Over the years, I’ve found myself meeting musicians that I really respected. Guys whose albums I wore out. Guys whose music had a tremendous impact on my playing.
I’m not a “I really gotta meet this guy” type of person but you find yourself in situations with these very people that had a huge influence on your musical life.
Case in point: Tony Williams
In my opinion, Tony Williams is the most creative and influential jazz drummer of our time. We’ll talk about the reasons in another post.
But we opened for Tony’s quintet (Billy Pierce, Charnett Moffat, Mulgrew Miller, Wallace Roney) in Newport RI sometime in the early ‘80’s at a now defunct club called the Blue Pelican.
Breaking the Rules
I walked into the club about two hours before the gig and there they were – Tony’s signature Yellow Nitron Gretsch drums – no one was around – just me and the kit. The sound of that kit was etched in my head since I’d first heard it. I loved those drums.
Dare I sit behind Tony William’s drums? Feel the response of those heads and cymbals – hear that sound, make that sound! That would be very wrong – you never play someone’s gear without a thumb’s up.
So…I sat down… grabbed his sticks and started to play some time and then opened it up a little.
It was blissful until… a very LARGE human screamed and warned me that I was in violation of the unwritten code of musicians everywhere. You never grab someone’s instrument without clearance. I had no clearance… so I quickly complied and planned my exit.
Mistake with Legend #2 Leave Well Enough Alone
I needed a safe haven so I went to the dressing room which was toward the back of the club on the second floor. I see a nice looking buffet and as I contemplate the construction of my roast beef sandwich, I turn to my right. Sitting in a plush, regal sort of chair, smoking some sort of expensive cigar, was…yes… Tony Williams. He heard my little concert on his drums. So, there we are, just me and TW! (you need to imagine the deafening silence)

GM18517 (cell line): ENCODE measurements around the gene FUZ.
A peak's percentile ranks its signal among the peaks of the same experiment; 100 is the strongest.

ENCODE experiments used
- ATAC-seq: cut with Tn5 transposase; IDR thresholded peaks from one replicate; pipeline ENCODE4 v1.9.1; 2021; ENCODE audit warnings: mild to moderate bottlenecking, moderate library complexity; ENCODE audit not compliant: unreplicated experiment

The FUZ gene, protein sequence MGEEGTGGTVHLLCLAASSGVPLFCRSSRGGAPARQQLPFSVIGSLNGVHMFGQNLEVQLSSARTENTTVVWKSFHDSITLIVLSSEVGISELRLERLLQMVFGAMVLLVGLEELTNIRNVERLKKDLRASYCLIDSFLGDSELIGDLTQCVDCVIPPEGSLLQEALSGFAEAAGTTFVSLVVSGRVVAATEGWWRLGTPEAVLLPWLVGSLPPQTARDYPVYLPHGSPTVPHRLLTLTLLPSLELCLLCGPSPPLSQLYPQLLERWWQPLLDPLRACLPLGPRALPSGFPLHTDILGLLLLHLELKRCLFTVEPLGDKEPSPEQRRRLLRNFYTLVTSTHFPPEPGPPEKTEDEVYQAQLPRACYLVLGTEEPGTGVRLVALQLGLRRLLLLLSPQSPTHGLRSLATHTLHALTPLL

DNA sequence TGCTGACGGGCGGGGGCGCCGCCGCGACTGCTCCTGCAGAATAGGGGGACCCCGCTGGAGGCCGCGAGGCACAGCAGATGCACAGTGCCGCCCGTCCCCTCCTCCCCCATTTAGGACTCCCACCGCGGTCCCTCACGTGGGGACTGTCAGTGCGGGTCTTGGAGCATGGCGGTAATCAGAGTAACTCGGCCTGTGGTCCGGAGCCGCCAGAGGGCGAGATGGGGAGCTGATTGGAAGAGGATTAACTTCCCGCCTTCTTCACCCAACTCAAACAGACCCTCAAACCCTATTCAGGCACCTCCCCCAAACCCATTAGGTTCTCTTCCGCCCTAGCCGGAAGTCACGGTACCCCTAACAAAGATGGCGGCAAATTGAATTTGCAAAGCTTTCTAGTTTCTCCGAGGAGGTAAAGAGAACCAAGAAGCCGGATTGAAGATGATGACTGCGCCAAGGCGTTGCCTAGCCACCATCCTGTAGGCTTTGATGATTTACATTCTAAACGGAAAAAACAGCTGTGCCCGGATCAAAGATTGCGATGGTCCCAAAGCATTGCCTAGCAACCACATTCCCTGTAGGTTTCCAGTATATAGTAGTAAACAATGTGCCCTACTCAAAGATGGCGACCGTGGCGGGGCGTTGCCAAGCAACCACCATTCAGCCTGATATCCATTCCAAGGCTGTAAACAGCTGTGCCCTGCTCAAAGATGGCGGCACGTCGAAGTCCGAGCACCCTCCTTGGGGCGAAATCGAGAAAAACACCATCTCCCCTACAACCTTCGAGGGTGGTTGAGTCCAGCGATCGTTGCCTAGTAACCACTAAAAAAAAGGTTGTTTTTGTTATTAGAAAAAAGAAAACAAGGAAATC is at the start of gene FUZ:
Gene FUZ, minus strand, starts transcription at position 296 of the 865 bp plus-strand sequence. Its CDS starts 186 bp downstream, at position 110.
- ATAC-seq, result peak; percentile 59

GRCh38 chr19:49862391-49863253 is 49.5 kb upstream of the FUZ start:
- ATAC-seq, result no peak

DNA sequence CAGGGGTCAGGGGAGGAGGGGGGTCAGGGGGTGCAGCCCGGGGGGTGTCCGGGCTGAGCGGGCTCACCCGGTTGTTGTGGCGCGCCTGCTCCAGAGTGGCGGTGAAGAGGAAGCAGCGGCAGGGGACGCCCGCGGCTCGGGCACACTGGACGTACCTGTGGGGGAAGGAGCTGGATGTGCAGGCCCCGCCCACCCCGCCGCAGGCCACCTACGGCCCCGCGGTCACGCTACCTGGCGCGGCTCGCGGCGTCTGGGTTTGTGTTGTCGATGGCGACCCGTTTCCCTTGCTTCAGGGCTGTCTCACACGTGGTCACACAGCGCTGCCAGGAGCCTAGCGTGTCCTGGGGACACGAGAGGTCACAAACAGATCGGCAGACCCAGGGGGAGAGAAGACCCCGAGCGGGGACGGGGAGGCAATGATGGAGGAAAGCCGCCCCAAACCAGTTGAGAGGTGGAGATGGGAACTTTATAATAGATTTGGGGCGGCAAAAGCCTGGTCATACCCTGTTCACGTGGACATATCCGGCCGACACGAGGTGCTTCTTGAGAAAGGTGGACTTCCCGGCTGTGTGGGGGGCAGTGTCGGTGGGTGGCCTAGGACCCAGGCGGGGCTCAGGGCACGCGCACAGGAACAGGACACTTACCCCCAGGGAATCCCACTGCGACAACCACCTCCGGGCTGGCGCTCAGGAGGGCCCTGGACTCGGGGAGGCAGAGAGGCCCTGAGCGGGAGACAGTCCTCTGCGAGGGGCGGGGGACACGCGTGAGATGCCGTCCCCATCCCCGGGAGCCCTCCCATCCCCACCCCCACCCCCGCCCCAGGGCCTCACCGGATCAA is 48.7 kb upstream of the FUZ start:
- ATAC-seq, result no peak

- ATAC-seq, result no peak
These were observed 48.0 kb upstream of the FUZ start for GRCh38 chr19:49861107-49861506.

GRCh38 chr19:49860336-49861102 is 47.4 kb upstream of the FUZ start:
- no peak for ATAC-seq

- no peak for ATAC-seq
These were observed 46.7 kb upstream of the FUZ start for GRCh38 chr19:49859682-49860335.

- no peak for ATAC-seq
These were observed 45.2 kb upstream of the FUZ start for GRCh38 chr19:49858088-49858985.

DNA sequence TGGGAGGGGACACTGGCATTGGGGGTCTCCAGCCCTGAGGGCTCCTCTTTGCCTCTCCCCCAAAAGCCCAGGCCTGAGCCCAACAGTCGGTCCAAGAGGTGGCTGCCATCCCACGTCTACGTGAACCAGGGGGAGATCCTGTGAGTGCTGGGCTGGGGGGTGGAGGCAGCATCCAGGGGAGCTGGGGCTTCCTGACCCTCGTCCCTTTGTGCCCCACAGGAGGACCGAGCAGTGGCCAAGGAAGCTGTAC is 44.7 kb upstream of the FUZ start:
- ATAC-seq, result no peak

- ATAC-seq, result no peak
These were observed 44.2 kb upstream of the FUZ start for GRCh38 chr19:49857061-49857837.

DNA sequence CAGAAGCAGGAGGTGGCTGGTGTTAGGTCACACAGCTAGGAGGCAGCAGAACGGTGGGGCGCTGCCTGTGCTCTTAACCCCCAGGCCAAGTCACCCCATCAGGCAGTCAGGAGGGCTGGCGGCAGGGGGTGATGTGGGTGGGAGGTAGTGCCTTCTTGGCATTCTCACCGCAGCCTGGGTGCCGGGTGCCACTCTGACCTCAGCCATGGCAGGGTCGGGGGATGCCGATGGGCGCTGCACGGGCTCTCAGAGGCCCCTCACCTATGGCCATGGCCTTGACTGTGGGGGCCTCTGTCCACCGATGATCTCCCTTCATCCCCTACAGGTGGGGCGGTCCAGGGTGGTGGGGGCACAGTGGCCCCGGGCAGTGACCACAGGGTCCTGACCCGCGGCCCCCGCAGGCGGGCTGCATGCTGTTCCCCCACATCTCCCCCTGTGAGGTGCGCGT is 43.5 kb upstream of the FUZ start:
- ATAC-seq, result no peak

I’m thinking, ‘salvage this thing and find a way to converse with my long-time mentor’.
This is my opportunity of a ‘Lifetime’ (no pun intended) to gain some drum wisdom straight from the source – the guy that played with Miles, Herbie Hancock, Wayne Shorter and everyone else. Maybe he would comment on my playing? This was going to be great, right?!
I sat down in front of him, face to face and introduced myself. Hi Mr. Williams! He looked directly into my eyes,(good start) took a massive inhalation of smoke, looked a me with total disgust and blew two huge lungs full of smoke directly into my face. We then had a Mexican stare-down for what seemed forever (just a few seconds). He refused to say one word. Not even hello, not even I hate you, nothing. More disappointment. More humiliation. Within just a few short minutes I had to make awkward exit number two. Not what you would envision for a chance meeting with drumming royalty. Some would say an epic fail but…
all in all, it went really well, don’t you think?